Supplementary Figure S3A shows AFM images of dry (MMT/PAA)90.5 films, demonstrating a root-mean-square roughness of ∼30±5 nm for these ∼1.4-μm-thick films containing MMT platelets within the outermost film layer. The film roughness was almost independent of the number of deposited layers (data not shown). After gentamicin loading, the film roughness remained unchanged (Supplementary Figure S3B), indicating a laterally homogeneous inclusion of gentamicin. Absorption of gentamicin by the highly swollen nanocomposite matrix was accompanied by drastic, 15-fold film deswelling (Figure 2c), that occurred because of a neutralization of the negative charges within the MMT/PAA matrix by ionic pairing with gentamicin molecules. After the uptake of gentamicin, the swollen film thickness comprised 50% MMT/PAA, ∼23% gentamicin and ∼27% water.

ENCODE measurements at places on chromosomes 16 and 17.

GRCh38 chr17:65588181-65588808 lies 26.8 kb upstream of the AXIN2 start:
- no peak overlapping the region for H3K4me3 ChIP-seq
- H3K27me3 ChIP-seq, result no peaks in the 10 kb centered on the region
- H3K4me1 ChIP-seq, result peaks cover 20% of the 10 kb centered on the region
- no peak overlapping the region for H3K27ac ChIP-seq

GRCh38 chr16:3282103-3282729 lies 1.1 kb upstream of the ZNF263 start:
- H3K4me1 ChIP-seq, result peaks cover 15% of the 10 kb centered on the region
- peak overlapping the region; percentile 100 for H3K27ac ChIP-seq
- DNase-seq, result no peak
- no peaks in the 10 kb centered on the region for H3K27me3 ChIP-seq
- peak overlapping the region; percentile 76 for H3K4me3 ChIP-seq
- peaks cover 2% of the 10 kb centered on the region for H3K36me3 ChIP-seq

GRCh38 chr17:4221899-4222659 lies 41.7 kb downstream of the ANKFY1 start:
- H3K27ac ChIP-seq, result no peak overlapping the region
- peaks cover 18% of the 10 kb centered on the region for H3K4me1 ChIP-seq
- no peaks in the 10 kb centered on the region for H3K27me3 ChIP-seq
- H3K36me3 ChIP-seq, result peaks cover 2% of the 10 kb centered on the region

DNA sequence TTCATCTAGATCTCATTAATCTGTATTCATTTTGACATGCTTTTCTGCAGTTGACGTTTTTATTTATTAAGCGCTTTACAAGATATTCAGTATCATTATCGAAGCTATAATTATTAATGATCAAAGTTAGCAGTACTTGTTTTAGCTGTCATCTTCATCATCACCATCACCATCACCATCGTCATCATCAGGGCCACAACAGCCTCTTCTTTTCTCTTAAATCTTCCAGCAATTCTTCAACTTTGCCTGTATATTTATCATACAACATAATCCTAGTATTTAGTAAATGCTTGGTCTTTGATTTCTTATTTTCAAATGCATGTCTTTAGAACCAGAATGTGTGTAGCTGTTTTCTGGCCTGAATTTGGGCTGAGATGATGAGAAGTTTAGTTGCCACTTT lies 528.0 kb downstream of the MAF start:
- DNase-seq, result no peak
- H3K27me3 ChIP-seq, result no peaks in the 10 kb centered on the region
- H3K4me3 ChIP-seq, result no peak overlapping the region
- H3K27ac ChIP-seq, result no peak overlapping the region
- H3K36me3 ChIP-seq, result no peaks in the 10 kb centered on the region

Obvious candidates for gentamicin sequestration are the carboxylic groups of the assembled PAA that can form ionic pairs with the protonated amino groups of gentamicin. Basal planes of MMT are also known to bind to positively charged molecules, including cationic antibiotics, via an exchange with native cations.35, 36 To confirm the binding of gentamicin with MMT nanoplatelets, we directly assembled gentamicin and MMT from pH 7.5 solutions and used these films as a control. Supplementary Figure S4 shows that unlike (MMT/PAA)n films, the MMT/gentamicin films were very rough (Supplementary Figure S4), suggesting uneven deposition of components. However, these films could be consistently constructed at pH 7.5 and were invariable in their morphology in various buffer solutions. Therefore, we conclude that gentamicin binding occurs with both components of the film (PAA and MMT). However, despite the binding of gentamicin with PAA, films composed solely of PAA and gentamicin could not be constructed because of solubilization of the adsorbed gentamicin by the excess amounts of PAA added at each sequential deposition step (Supplementary Figure S5).